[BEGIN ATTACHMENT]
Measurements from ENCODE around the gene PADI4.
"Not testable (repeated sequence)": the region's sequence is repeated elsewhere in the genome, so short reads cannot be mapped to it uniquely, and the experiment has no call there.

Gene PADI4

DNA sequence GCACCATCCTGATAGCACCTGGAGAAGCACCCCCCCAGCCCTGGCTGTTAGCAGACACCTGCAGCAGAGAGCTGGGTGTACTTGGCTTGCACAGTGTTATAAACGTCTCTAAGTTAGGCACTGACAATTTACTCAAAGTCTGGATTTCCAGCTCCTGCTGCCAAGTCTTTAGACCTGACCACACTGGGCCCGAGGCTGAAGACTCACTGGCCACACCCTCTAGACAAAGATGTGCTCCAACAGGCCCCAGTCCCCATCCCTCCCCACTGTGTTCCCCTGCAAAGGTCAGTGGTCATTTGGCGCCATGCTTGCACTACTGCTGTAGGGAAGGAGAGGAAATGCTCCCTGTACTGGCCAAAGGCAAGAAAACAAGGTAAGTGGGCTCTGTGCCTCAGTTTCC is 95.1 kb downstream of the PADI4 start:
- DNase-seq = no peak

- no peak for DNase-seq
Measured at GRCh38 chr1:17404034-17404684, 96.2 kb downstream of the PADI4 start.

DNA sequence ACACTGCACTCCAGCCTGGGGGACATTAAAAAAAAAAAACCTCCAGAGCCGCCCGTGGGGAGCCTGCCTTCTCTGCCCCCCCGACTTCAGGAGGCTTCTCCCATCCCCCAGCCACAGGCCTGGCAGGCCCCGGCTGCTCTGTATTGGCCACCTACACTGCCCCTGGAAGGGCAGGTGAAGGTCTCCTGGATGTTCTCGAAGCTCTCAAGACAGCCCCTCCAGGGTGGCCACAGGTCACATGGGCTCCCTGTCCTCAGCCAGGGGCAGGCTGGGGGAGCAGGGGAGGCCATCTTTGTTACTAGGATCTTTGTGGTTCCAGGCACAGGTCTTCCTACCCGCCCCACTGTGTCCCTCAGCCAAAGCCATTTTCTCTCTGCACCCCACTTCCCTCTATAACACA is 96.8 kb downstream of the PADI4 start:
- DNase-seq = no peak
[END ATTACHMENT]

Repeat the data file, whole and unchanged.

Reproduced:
Measurements from ENCODE around the gene PADI4.
"Not testable (repeated sequence)": the region's sequence is repeated elsewhere in the genome, so short reads cannot be mapped to it uniquely, and the experiment has no call there.

Gene PADI4

DNA sequence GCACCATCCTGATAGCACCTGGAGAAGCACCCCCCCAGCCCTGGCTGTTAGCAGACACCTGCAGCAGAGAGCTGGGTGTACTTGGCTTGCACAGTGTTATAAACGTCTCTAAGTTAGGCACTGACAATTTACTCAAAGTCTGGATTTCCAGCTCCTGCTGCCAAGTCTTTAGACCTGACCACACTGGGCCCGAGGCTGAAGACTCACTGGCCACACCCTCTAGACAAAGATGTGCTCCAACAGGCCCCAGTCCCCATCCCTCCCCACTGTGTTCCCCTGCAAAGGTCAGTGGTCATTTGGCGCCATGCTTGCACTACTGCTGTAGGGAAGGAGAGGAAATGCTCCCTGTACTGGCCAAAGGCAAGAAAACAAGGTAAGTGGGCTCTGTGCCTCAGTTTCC is 95.1 kb downstream of the PADI4 start:
- DNase-seq = no peak

- no peak for DNase-seq
Measured at GRCh38 chr1:17404034-17404684, 96.2 kb downstream of the PADI4 start.

DNA sequence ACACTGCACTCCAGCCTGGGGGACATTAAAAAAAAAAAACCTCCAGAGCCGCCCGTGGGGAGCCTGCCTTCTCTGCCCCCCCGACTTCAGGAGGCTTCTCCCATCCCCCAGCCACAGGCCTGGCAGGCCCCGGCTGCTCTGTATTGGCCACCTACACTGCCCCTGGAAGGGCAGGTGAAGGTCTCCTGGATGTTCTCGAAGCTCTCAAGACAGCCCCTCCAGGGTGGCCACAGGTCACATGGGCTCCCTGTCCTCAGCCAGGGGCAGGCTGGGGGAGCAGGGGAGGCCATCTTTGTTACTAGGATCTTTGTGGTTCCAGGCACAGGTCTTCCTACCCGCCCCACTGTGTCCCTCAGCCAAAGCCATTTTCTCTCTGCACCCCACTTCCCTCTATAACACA is 96.8 kb downstream of the PADI4 start:
- DNase-seq = no peak